Blood Poisoning’s Toll on the Brain

May 3, 2011

Every year, some 750,000 Americans suffer from sepsis, a life-threatening ailment that many have never heard of. The condition, sometimes called “blood poisoning” though no poison is involved, is an inflammatory response to serious infection that can cause damage to multiple tissues and organs. New findings show that the condition may lead to loss of memory and thinking skills that, when severe, may mimic the symptoms of Alzheimer’s disease.

Earlier this year, a study from the University of Washington in Seattle found that older men and women who receive critical care in the hospital are more likely to suffer from memory loss and cognitive decline than their peers who are not hospitalized and an earlier study, led by researchers at Beth Israel Deaconess Medical Center and Hebrew Senior Life in Boston, found that an episode of delirium, marked by agitation, confusion and hallucinations, rapidly accelerates cognitive decline and memory loss in Alzheimer’s patients.

In the current study, researchers at the University of Michigan Medical School in Ann Arbor sifted through data from more than 27,000 men and women over 50 who were part of the Health and Retirement Study, an ongoing national health survey of American residents. Among the study participants, nearly 1,200 had been hospitalized for severe sepsis, a critical condition that requires intensive medical care and that can damage the skin, kidneys, lungs and other organs.

The researchers followed the sepsis patients for up to eight years and found that the condition was not just bad for the body. Many of those who had severe sepsis showed thinking and memory problems that were similar to those of Alzheimer’s and other forms of dementia.

“An episode of severe sepsis, even when survived, may represent a sentinel event in the lives of patients and their families, resulting in new and often persistent disability, in some cases even resembling dementia,” the authors wrote.

The researchers found that the prevalence of moderate to severe cognitive impairment increased 10.6 percentage points among patients who survived severe sepsis. Their odds of acquiring moderate to severe cognitive impairment were more than three times higher than those who didn’t have sepsis, including those who were admitted to the hospital for other medical problems.

“Cognitive and functional declines of the magnitude seen after severe sepsis are associated with significant increases in caregiver time, nursing home admission, depression, and mortality,” the authors wrote. “These data argue that the burden of sepsis survivorship is a substantial, under-recognized public health problem with major implications for patients, families and the health care system.” The study was published in the Journal of the American Medical Association.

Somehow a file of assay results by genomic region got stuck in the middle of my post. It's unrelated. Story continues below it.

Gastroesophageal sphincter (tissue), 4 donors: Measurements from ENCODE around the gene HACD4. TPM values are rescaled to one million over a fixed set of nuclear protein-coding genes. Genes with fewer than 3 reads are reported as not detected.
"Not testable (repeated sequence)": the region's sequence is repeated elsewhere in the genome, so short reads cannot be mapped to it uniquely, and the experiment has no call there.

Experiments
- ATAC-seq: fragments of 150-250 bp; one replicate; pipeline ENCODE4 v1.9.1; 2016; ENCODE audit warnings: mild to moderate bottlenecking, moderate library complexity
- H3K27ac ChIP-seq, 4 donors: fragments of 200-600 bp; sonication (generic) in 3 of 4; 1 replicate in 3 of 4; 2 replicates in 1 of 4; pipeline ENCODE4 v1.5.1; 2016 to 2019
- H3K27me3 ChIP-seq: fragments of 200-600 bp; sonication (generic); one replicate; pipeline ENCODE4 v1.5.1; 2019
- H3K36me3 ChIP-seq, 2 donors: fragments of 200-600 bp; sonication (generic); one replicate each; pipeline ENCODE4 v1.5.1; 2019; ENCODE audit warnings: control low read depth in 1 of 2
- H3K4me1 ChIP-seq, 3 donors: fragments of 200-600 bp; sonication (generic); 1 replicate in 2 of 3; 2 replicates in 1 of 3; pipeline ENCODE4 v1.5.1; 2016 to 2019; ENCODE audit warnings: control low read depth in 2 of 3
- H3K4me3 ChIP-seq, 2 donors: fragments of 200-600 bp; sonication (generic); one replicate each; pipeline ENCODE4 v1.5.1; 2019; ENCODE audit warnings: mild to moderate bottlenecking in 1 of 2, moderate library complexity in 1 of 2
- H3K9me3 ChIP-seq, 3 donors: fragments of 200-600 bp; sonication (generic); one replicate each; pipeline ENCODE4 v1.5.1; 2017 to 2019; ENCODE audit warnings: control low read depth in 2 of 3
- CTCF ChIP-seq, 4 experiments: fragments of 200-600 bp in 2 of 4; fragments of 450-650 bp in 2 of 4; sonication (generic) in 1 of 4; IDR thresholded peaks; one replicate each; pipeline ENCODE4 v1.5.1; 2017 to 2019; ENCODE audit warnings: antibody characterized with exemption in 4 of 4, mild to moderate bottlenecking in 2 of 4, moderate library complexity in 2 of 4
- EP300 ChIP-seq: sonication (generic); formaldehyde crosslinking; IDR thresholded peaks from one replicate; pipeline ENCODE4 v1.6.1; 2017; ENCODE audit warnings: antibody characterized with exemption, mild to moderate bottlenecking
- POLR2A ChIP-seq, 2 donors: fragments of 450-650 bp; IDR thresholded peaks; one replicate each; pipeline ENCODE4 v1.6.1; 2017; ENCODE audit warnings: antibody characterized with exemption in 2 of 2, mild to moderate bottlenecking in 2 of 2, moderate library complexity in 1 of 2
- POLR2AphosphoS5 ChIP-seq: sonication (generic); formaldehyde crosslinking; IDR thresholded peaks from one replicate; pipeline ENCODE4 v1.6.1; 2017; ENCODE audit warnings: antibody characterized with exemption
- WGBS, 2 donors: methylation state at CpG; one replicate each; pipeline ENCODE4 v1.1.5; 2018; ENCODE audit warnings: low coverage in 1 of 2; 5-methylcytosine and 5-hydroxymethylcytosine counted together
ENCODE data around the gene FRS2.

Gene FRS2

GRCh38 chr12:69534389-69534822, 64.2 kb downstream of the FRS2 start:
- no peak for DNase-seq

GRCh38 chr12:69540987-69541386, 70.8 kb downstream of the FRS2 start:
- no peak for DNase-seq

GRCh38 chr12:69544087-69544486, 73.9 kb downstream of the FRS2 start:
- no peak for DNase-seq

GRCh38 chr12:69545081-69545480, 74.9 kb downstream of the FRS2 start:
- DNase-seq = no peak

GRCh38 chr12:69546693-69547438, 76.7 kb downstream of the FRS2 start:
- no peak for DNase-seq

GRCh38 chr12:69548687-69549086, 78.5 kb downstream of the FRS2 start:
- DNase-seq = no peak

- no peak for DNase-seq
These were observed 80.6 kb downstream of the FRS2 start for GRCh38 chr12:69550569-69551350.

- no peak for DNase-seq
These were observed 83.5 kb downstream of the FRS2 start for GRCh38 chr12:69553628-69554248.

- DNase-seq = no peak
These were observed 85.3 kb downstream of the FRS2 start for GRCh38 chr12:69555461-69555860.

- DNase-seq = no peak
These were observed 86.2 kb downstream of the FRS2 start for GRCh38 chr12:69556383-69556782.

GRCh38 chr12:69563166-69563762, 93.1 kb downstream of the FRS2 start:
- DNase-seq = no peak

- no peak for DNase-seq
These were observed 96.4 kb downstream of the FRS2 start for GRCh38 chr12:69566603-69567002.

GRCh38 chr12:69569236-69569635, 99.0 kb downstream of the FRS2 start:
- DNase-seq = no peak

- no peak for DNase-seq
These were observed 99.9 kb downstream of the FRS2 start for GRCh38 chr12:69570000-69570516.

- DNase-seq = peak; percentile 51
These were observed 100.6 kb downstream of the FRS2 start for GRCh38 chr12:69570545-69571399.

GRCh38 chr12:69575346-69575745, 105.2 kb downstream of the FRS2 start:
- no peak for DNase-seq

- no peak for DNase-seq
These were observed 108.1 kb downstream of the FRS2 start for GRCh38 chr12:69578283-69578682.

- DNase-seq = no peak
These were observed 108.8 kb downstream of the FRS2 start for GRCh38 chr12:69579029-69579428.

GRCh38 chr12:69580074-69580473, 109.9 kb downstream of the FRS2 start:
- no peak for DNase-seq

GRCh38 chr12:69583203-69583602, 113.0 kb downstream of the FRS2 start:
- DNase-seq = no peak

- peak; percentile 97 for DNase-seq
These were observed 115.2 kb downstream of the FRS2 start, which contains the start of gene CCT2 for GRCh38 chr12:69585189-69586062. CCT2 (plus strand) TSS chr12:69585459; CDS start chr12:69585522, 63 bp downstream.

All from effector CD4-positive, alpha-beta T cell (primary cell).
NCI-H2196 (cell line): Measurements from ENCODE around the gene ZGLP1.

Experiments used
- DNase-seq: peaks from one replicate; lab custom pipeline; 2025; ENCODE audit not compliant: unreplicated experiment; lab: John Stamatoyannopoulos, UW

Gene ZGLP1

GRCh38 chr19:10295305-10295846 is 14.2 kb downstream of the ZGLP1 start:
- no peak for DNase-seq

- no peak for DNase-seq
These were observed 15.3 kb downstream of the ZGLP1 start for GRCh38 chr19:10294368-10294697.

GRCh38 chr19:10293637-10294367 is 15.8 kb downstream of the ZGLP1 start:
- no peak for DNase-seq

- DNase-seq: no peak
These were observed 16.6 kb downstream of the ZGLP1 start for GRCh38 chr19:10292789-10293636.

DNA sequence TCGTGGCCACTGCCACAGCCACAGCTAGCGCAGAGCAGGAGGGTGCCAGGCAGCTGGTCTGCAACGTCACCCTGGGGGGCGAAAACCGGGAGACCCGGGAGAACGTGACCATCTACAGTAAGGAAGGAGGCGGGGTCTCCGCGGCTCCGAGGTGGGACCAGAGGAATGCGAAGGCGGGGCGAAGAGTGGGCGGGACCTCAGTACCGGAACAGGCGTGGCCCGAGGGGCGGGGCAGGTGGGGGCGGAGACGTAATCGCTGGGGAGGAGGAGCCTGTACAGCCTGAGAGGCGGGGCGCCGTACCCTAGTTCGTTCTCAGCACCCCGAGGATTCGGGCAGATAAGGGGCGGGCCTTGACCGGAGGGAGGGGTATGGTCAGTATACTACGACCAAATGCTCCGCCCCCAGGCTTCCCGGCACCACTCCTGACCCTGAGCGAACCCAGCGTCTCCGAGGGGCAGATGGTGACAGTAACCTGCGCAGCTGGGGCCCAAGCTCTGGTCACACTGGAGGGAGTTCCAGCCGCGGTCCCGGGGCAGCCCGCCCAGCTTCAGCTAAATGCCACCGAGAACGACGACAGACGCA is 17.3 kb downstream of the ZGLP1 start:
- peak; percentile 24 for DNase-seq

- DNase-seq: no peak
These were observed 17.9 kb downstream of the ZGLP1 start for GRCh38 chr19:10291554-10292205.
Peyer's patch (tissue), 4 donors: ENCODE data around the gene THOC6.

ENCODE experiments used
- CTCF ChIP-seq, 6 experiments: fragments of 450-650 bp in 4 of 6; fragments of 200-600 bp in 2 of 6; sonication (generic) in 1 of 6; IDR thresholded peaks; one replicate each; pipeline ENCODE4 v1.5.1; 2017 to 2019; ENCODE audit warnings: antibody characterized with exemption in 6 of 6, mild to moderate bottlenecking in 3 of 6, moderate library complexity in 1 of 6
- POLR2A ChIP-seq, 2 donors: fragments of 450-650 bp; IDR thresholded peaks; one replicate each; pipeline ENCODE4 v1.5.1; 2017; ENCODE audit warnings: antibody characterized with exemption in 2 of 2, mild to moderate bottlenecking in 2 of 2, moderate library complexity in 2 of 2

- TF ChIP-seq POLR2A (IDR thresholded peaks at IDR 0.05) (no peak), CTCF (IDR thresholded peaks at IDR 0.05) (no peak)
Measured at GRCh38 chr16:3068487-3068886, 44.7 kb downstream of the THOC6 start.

The authors added that given published dementia and sepsis incidence rates for those ages 65 years or older in the United Slates, their results suggest that nearly 20,000 new cases per year of moderate to severe cognitive impairment in the elderly may be attributable to sepsis.

Unlike Alzheimer’s, sepsis is a curable condition, though it remains a leading cause of death in hospitals. Symptoms include fever, chills, difficulty breathing and general weakness. The condition can rapidly worsen, making immediate hospitalization and prompt treatment with fluids and antibiotics critical.

The findings point to the need for prompt medical care for serious infections in those with or without Alzheimer’s disease. They also point to the need for long-term follow-up, since even if the infection is successfully treated, there may be long-term damage to the brain and body.

In an editorial accompanying the study, Dr. Derek Angus of the University of Pittsburgh School of Medicine noted that the findings “…can help physicians when assessing care options and discussing outcomes with patients and families.” Researchers aren’t sure why sepsis may contribute to cognitive decline, but by raising awareness of the issue, the hope is that doctors and family members will be more aware of the risk of thinking and memory problems during and after hospital stays.

A trip to the hospital, with its strange sights and sounds and change in routine, can lead to confusion and agitation in any patient. The problem may be especially challenging for someone with Alzheimer’s disease. If hospitalization is needed, experts recommend that family members and loved ones stick close by whenever possible to help ease the transition.

By ALZinfo.org, The Alzheimer’s Information Site. Reviewed by William J. Netzer, Ph.D., Fisher Center for Alzheimer’s Research Foundation at The Rockefeller University.


Theodore J. Iwashyna; E. Wesley Ely; Dylan M. Smith; et al.  “Long-term Cognitive Impairment and Functional Disability Among Survivors of Severe Sepsis.” Journal of the American Medical Association, Vol. 304(16), Oct. 27, 2010, pages 1787-1794.

Derek C. Angus: “The Lingering Consequences of Sepsis: A Hidden Public Health Disease?” Journal of the American Medical Association, Vol. 304(16), Oct. 27, 2010, pages 1833-1834.


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